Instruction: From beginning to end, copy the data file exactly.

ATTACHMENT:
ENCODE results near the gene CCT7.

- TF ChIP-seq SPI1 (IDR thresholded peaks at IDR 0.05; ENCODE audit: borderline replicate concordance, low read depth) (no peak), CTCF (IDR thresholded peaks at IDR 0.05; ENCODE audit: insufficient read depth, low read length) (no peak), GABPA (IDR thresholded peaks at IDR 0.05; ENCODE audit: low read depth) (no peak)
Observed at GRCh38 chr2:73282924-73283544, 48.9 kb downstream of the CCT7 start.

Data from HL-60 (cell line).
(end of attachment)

ENCODE results near the gene CCT7.

- TF ChIP-seq SPI1 (IDR thresholded peaks at IDR 0.05; ENCODE audit: borderline replicate concordance, low read depth) (no peak), CTCF (IDR thresholded peaks at IDR 0.05; ENCODE audit: insufficient read depth, low read length) (no peak), GABPA (IDR thresholded peaks at IDR 0.05; ENCODE audit: low read depth) (no peak)
Observed at GRCh38 chr2:73282924-73283544, 48.9 kb downstream of the CCT7 start.

Data from HL-60 (cell line).